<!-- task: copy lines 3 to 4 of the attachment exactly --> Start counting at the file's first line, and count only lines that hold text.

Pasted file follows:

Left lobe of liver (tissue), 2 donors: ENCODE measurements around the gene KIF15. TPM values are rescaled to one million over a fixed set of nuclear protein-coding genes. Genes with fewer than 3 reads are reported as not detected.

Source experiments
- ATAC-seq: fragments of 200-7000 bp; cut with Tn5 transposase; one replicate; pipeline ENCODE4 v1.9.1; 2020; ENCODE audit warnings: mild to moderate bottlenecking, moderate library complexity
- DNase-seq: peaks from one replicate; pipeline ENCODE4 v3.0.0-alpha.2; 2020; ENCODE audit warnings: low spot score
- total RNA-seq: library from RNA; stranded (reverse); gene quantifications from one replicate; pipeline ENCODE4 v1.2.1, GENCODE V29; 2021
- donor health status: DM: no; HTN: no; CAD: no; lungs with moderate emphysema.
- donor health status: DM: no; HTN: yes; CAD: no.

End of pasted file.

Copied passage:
- ATAC-seq: fragments of 200-7000 bp; cut with Tn5 transposase; one replicate; pipeline ENCODE4 v1.9.1; 2020; ENCODE audit warnings: mild to moderate bottlenecking, moderate library complexity
- DNase-seq: peaks from one replicate; pipeline ENCODE4 v3.0.0-alpha.2; 2020; ENCODE audit warnings: low spot score